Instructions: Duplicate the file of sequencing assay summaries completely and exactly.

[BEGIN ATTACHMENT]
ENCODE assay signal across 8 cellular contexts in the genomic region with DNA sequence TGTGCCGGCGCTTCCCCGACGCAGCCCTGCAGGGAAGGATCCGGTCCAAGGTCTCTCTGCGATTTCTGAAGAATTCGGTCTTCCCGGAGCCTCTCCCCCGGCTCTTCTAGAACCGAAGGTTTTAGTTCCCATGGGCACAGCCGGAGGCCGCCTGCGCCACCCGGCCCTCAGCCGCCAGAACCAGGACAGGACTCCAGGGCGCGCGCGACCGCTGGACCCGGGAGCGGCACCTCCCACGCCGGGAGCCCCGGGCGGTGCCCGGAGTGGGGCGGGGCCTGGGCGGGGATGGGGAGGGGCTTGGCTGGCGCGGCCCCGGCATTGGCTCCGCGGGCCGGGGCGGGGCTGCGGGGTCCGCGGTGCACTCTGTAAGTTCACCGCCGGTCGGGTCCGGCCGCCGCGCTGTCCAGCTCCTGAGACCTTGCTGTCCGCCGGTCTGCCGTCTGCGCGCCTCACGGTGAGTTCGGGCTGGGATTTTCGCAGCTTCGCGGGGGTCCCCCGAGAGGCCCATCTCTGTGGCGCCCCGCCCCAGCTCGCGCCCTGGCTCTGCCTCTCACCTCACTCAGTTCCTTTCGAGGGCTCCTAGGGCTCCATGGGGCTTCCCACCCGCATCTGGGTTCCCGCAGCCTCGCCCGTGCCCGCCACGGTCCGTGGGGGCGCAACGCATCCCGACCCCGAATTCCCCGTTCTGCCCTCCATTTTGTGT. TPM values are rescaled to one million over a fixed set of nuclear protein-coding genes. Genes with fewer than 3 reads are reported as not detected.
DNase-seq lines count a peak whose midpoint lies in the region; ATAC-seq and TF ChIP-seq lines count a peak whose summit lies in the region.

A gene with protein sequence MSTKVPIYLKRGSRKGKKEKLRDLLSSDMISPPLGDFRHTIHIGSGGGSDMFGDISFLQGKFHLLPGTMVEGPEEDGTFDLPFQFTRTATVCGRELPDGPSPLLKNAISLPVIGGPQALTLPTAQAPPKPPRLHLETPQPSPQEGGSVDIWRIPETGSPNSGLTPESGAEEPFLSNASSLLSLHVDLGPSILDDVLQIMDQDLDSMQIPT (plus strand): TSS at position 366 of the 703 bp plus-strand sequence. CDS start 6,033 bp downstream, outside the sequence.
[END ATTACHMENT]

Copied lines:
ENCODE assay signal across 8 cellular contexts in the genomic region with DNA sequence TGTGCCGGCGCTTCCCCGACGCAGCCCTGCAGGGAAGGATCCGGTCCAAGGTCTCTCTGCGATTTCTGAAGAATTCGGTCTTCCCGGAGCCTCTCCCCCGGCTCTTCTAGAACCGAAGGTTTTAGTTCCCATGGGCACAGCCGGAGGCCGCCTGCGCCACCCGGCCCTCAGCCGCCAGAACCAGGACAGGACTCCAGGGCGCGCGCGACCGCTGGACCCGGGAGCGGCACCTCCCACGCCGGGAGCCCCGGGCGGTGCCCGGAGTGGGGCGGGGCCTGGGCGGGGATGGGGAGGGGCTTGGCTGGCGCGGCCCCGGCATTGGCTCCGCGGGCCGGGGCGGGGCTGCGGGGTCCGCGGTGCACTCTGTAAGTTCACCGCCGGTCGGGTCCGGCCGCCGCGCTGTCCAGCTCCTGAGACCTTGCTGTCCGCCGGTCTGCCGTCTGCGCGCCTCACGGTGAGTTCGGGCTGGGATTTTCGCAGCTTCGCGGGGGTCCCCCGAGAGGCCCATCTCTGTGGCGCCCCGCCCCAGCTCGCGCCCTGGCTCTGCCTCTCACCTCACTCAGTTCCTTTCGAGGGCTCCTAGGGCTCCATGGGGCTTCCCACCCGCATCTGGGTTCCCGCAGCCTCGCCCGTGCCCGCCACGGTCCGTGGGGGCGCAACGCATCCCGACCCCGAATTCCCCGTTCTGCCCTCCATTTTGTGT. TPM values are rescaled to one million over a fixed set of nuclear protein-coding genes. Genes with fewer than 3 reads are reported as not detected.
DNase-seq lines count a peak whose midpoint lies in the region; ATAC-seq and TF ChIP-seq lines count a peak whose summit lies in the region.

A gene with protein sequence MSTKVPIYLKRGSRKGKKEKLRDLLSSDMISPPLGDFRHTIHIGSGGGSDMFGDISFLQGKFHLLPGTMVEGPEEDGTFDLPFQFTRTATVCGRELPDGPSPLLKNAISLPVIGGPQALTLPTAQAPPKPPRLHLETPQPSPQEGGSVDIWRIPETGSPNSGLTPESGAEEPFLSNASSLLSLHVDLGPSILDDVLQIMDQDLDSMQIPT (plus strand): TSS at position 366 of the 703 bp plus-strand sequence. CDS start 6,033 bp downstream, outside the sequence.